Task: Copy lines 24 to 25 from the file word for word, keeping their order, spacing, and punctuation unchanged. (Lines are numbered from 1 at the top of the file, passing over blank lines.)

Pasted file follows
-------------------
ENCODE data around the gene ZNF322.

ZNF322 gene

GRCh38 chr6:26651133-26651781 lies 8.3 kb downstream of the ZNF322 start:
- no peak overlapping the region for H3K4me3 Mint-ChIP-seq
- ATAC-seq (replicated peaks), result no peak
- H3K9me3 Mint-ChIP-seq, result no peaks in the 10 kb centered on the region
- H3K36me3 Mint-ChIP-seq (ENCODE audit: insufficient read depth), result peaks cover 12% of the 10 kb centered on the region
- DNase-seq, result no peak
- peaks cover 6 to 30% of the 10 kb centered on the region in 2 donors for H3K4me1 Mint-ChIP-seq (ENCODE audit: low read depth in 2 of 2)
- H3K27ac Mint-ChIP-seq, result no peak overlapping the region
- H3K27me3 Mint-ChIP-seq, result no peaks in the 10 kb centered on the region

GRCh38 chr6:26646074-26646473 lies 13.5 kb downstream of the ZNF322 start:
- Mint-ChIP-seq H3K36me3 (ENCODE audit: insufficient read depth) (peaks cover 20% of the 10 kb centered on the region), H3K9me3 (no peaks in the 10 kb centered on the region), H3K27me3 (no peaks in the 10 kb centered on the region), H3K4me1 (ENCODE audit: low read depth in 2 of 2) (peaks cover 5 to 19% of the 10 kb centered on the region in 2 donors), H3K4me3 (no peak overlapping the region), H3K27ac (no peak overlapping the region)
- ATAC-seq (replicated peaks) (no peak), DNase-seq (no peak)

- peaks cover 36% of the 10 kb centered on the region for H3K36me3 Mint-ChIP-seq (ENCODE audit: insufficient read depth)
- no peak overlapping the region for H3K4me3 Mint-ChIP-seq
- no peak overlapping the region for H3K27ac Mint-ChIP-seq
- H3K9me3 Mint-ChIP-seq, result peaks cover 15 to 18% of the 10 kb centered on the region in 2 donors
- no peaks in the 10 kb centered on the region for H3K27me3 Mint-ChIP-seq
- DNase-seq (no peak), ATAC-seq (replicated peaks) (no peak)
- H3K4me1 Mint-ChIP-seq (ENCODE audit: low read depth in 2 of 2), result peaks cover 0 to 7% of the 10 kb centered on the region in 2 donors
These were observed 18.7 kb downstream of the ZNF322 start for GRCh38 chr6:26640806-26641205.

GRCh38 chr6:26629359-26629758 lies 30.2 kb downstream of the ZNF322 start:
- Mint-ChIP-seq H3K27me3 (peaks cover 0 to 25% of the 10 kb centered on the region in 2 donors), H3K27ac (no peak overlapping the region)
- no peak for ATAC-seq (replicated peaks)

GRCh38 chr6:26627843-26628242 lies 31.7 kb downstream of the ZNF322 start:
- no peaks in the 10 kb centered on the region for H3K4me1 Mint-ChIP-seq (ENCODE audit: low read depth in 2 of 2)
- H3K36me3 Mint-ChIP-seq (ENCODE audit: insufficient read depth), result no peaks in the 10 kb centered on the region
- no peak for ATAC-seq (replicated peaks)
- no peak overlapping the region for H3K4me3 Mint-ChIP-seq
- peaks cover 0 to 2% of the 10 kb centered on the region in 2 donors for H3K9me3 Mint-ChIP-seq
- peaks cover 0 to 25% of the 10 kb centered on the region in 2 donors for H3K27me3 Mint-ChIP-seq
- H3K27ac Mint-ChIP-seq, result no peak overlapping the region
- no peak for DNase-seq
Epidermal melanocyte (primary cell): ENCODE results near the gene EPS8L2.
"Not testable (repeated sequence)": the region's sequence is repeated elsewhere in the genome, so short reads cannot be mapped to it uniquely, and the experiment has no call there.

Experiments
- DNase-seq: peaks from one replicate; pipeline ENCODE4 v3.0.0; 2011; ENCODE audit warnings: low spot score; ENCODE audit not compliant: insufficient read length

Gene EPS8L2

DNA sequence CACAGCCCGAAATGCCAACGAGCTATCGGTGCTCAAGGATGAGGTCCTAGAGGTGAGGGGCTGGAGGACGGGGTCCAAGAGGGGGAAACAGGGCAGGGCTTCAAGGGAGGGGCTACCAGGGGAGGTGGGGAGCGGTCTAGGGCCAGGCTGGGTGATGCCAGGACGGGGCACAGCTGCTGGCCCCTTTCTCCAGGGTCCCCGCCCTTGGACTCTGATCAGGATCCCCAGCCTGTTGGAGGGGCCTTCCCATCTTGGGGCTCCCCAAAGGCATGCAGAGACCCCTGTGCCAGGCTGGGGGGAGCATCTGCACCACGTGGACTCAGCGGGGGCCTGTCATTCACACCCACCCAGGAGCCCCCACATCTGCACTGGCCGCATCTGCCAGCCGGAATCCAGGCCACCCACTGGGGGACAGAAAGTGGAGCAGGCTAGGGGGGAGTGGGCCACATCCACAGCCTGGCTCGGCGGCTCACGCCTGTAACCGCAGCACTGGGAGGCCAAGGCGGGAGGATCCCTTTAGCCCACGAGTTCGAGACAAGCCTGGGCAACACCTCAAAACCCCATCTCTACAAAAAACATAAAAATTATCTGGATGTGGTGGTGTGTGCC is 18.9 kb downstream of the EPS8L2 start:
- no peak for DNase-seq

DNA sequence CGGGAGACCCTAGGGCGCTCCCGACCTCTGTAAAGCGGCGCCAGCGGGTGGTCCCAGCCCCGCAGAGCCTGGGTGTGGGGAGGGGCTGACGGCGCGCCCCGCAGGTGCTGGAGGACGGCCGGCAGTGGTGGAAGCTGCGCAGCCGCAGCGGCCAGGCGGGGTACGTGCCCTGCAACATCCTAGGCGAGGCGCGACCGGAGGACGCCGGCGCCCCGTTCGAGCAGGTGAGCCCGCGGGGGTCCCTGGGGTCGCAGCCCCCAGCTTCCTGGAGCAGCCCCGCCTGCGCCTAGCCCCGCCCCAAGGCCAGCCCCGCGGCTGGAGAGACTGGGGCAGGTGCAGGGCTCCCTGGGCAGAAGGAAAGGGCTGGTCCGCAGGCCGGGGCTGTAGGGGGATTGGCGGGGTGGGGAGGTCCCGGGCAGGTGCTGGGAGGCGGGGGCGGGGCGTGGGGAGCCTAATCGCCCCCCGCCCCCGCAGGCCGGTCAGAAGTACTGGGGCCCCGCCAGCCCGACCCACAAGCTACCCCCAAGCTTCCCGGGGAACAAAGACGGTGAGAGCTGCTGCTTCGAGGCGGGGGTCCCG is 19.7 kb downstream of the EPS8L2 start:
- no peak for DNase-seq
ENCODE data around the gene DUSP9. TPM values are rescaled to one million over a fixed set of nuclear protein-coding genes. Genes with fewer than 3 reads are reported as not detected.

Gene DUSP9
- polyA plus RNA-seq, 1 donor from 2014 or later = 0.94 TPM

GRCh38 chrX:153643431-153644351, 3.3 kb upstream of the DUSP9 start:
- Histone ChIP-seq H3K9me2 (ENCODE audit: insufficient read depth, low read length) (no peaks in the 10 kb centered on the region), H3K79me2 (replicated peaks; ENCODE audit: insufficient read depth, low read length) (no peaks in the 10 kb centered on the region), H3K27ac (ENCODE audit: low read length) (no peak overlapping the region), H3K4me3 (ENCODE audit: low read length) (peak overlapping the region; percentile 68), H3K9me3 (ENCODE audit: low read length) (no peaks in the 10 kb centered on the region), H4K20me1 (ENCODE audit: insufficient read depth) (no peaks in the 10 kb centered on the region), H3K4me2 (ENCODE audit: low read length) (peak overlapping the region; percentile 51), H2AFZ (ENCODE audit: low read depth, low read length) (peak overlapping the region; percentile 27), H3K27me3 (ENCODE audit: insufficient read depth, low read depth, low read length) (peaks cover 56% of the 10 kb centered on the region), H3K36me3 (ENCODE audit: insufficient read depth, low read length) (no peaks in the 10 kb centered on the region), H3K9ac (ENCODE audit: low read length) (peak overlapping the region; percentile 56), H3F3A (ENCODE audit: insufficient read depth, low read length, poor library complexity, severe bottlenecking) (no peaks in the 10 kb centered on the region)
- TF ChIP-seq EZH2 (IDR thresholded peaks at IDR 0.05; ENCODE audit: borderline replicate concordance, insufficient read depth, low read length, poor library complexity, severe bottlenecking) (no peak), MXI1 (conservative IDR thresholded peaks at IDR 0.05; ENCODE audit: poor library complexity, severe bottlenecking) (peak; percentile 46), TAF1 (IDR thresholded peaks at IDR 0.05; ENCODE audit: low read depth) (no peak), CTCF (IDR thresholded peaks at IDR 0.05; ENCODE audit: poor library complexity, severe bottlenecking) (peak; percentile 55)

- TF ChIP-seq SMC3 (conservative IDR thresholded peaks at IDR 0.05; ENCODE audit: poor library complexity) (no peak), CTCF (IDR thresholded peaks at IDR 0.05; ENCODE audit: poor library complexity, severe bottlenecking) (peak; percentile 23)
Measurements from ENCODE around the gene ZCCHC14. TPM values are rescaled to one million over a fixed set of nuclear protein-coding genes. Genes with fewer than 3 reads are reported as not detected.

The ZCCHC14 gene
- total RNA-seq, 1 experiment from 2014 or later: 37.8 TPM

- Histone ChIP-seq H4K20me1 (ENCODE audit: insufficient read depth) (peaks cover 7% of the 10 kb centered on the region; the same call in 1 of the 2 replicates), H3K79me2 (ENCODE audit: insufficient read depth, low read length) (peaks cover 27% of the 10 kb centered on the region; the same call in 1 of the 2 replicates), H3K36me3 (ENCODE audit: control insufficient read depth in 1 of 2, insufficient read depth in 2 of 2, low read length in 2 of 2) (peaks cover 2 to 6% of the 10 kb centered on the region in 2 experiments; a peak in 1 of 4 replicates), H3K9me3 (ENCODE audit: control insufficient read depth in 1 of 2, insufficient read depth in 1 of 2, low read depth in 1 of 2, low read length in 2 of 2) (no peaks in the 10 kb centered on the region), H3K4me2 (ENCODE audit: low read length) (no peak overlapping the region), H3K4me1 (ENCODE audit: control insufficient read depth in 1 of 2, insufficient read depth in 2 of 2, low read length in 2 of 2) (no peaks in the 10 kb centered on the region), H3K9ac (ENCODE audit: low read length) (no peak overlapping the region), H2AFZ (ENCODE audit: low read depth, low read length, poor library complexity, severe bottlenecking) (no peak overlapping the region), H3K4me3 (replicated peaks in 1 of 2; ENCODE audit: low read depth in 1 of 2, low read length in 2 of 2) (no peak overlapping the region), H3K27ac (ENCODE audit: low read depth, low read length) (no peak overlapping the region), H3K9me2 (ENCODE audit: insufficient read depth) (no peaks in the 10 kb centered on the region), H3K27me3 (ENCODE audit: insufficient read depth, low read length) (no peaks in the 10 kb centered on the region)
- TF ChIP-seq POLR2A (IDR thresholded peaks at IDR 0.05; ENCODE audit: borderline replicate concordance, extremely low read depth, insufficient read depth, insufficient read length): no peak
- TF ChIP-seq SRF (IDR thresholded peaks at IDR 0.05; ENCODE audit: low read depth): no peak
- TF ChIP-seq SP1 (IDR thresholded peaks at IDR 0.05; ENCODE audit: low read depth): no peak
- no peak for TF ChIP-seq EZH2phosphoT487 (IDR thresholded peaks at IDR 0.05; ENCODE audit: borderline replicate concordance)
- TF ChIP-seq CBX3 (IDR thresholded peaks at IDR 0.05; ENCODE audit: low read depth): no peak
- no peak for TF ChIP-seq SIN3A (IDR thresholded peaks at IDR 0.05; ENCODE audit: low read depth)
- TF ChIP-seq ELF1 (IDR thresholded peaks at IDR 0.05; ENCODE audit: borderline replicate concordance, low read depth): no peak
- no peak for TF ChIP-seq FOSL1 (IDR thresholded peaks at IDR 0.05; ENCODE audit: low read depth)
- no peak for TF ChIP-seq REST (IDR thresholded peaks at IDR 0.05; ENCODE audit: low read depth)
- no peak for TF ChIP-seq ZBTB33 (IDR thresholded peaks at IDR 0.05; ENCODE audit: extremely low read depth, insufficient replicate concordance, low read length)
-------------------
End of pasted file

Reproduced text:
- Mint-ChIP-seq H3K27me3 (peaks cover 0 to 25% of the 10 kb centered on the region in 2 donors), H3K27ac (no peak overlapping the region)
- no peak for ATAC-seq (replicated peaks)